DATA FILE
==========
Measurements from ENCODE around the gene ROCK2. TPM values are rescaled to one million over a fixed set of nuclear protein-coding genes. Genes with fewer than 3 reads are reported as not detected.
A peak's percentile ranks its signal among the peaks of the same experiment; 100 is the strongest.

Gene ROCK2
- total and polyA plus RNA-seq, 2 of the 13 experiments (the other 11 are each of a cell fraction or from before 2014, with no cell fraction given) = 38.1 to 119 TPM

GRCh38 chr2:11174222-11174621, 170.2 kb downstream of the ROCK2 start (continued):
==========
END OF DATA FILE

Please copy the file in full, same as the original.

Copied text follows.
Measurements from ENCODE around the gene ROCK2. TPM values are rescaled to one million over a fixed set of nuclear protein-coding genes. Genes with fewer than 3 reads are reported as not detected.
A peak's percentile ranks its signal among the peaks of the same experiment; 100 is the strongest.

Gene ROCK2
- total and polyA plus RNA-seq, 2 of the 13 experiments (the other 11 are each of a cell fraction or from before 2014, with no cell fraction given) = 38.1 to 119 TPM

GRCh38 chr2:11174222-11174621, 170.2 kb downstream of the ROCK2 start (continued):